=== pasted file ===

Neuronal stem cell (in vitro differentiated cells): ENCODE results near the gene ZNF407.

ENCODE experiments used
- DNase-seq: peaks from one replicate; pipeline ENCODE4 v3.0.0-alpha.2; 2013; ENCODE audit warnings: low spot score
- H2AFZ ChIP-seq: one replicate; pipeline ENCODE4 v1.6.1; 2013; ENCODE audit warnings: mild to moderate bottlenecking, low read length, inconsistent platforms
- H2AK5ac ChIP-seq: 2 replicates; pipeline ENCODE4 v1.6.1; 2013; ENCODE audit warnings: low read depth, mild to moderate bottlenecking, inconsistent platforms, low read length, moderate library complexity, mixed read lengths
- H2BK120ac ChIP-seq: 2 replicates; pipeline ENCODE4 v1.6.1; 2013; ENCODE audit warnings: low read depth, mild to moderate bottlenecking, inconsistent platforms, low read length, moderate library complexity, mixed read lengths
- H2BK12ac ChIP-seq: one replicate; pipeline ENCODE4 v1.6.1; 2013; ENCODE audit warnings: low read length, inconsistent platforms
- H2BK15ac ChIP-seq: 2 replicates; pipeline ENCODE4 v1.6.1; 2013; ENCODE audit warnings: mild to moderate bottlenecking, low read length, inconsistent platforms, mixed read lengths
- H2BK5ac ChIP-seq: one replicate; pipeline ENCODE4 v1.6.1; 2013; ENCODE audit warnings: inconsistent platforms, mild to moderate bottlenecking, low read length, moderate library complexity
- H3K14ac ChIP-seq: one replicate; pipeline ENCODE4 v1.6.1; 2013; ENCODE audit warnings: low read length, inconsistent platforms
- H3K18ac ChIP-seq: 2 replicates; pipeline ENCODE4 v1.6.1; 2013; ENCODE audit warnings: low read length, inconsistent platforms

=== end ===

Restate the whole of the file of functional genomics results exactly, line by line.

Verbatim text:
Neuronal stem cell (in vitro differentiated cells): ENCODE results near the gene ZNF407.

ENCODE experiments used
- DNase-seq: peaks from one replicate; pipeline ENCODE4 v3.0.0-alpha.2; 2013; ENCODE audit warnings: low spot score
- H2AFZ ChIP-seq: one replicate; pipeline ENCODE4 v1.6.1; 2013; ENCODE audit warnings: mild to moderate bottlenecking, low read length, inconsistent platforms
- H2AK5ac ChIP-seq: 2 replicates; pipeline ENCODE4 v1.6.1; 2013; ENCODE audit warnings: low read depth, mild to moderate bottlenecking, inconsistent platforms, low read length, moderate library complexity, mixed read lengths
- H2BK120ac ChIP-seq: 2 replicates; pipeline ENCODE4 v1.6.1; 2013; ENCODE audit warnings: low read depth, mild to moderate bottlenecking, inconsistent platforms, low read length, moderate library complexity, mixed read lengths
- H2BK12ac ChIP-seq: one replicate; pipeline ENCODE4 v1.6.1; 2013; ENCODE audit warnings: low read length, inconsistent platforms
- H2BK15ac ChIP-seq: 2 replicates; pipeline ENCODE4 v1.6.1; 2013; ENCODE audit warnings: mild to moderate bottlenecking, low read length, inconsistent platforms, mixed read lengths
- H2BK5ac ChIP-seq: one replicate; pipeline ENCODE4 v1.6.1; 2013; ENCODE audit warnings: inconsistent platforms, mild to moderate bottlenecking, low read length, moderate library complexity
- H3K14ac ChIP-seq: one replicate; pipeline ENCODE4 v1.6.1; 2013; ENCODE audit warnings: low read length, inconsistent platforms
- H3K18ac ChIP-seq: 2 replicates; pipeline ENCODE4 v1.6.1; 2013; ENCODE audit warnings: low read length, inconsistent platforms